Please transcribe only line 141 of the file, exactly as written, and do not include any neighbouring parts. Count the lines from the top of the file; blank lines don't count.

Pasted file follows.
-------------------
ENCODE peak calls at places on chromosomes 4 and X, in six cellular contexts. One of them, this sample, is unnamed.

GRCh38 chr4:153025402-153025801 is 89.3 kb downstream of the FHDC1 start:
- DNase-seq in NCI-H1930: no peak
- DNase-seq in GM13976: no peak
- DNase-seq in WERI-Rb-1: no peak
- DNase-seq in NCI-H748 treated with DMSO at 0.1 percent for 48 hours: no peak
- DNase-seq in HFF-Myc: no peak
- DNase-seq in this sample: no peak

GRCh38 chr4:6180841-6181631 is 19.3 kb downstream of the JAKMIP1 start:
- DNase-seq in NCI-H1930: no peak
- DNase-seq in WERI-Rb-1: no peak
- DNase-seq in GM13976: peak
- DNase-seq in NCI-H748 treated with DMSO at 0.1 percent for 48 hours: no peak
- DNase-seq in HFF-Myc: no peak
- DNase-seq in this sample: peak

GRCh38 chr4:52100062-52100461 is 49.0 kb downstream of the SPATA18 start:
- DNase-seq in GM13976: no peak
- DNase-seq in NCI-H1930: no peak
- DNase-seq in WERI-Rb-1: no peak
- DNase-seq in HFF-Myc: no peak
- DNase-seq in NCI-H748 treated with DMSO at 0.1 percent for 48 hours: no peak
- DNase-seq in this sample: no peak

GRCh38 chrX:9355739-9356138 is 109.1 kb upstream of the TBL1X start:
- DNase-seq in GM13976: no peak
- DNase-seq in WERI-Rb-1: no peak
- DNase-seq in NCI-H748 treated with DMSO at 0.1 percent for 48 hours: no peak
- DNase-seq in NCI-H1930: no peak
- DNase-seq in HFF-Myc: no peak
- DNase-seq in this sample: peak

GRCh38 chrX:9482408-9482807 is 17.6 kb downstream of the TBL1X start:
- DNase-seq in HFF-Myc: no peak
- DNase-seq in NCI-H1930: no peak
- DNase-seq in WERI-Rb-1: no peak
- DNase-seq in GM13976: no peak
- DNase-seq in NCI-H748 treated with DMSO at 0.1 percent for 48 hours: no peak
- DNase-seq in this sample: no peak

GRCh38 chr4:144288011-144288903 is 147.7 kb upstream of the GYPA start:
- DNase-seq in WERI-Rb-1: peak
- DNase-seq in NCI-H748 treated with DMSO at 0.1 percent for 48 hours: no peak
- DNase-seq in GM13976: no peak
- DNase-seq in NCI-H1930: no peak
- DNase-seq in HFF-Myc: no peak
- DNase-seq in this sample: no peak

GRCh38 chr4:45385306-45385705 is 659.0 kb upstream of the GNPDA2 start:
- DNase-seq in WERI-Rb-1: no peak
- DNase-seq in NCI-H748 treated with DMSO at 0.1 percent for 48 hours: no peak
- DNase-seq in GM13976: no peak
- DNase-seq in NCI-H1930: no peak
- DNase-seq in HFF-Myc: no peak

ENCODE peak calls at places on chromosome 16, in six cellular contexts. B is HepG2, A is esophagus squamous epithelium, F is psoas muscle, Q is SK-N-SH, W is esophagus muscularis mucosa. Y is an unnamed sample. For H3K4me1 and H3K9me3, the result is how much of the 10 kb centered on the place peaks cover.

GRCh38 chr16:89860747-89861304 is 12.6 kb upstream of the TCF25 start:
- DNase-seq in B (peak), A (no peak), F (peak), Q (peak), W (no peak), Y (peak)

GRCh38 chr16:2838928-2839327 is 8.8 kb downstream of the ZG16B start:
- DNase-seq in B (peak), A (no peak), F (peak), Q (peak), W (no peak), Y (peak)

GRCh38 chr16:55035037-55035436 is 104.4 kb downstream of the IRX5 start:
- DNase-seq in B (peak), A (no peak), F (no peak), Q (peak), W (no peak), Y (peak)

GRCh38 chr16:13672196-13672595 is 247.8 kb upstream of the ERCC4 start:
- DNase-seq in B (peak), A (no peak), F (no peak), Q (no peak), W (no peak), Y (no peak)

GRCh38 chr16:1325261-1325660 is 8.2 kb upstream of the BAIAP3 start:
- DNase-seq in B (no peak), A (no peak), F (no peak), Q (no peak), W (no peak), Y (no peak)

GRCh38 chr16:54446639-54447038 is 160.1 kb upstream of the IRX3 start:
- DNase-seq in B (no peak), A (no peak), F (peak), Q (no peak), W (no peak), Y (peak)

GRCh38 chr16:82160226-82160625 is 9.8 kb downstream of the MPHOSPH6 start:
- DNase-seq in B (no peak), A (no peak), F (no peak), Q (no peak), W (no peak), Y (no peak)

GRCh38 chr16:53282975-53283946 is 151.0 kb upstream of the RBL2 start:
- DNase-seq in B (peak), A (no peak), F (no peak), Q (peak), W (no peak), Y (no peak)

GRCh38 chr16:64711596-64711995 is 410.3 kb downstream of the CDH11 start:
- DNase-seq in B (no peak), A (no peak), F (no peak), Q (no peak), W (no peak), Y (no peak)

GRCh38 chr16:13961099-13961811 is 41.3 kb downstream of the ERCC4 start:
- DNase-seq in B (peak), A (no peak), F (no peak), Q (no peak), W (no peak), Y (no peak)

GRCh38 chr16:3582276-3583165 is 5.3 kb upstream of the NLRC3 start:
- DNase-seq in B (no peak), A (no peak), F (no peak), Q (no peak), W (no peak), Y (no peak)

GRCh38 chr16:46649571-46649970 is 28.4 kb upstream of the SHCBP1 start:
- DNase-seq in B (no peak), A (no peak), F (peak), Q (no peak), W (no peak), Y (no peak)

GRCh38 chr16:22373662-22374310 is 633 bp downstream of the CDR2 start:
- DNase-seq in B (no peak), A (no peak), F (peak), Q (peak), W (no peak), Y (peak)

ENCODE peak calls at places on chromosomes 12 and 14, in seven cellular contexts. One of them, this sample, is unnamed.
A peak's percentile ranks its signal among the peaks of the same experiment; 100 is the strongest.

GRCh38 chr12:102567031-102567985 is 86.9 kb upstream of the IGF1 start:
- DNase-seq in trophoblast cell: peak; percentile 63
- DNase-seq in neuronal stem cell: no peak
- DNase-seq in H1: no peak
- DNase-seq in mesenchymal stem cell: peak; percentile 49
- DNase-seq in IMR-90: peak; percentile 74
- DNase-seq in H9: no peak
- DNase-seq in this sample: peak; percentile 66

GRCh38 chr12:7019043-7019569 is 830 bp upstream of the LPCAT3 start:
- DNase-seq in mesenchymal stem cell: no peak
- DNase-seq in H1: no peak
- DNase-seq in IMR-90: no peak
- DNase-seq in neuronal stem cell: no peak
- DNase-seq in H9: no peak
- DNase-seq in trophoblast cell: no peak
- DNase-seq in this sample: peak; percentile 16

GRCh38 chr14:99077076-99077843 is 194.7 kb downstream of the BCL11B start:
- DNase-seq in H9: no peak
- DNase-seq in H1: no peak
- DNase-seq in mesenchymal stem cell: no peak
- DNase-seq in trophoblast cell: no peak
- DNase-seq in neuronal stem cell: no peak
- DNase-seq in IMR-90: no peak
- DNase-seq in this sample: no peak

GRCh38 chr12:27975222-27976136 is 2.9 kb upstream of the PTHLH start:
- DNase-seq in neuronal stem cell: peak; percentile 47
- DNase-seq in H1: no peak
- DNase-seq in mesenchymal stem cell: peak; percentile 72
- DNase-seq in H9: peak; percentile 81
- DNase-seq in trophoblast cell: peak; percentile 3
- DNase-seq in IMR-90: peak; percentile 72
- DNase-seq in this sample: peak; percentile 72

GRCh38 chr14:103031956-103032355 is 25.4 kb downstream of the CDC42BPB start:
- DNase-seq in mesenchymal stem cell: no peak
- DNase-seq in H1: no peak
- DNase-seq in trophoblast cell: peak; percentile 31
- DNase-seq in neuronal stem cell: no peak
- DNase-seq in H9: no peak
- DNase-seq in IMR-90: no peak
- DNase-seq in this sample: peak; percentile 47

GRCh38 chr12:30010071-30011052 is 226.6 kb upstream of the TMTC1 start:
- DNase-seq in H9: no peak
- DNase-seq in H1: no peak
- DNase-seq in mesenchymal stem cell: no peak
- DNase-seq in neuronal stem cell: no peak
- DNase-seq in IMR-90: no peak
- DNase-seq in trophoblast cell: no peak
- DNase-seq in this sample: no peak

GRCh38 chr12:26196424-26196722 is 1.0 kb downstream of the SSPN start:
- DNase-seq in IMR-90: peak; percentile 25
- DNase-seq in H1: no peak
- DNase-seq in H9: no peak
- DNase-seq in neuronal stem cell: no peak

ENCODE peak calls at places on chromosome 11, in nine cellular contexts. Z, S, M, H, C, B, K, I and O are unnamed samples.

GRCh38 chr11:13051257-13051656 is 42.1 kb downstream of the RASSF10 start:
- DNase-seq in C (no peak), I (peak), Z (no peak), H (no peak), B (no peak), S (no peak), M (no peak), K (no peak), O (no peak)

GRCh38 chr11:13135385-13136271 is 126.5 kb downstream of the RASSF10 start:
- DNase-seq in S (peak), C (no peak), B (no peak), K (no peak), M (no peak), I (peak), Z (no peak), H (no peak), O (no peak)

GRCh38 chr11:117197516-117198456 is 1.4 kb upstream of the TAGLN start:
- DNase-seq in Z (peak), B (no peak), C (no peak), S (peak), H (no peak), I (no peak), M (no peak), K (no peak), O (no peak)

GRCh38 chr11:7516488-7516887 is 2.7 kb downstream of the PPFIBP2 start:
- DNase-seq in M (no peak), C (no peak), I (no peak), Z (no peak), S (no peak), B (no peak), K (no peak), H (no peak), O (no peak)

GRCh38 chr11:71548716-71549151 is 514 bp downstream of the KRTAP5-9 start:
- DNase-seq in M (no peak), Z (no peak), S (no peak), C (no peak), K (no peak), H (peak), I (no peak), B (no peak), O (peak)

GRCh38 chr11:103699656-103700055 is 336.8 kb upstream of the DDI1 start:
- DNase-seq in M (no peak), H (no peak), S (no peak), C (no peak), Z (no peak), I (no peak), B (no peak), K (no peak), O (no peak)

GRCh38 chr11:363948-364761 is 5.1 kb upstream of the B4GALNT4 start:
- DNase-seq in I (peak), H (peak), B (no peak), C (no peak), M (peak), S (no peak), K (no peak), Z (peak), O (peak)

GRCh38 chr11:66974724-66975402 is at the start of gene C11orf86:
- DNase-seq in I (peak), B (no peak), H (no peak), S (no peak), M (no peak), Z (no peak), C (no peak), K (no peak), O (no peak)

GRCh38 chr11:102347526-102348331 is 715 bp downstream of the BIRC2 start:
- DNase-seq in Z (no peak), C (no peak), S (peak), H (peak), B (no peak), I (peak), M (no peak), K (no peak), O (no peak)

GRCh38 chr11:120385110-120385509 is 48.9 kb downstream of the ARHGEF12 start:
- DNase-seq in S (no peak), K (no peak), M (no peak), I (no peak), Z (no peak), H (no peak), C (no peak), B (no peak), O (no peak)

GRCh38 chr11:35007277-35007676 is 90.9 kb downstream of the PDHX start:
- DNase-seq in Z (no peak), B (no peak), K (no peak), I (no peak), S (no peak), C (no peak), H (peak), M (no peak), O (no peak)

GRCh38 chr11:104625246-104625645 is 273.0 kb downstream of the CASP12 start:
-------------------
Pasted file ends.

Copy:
GRCh38 chr11:71548716-71549151 is 514 bp downstream of the KRTAP5-9 start: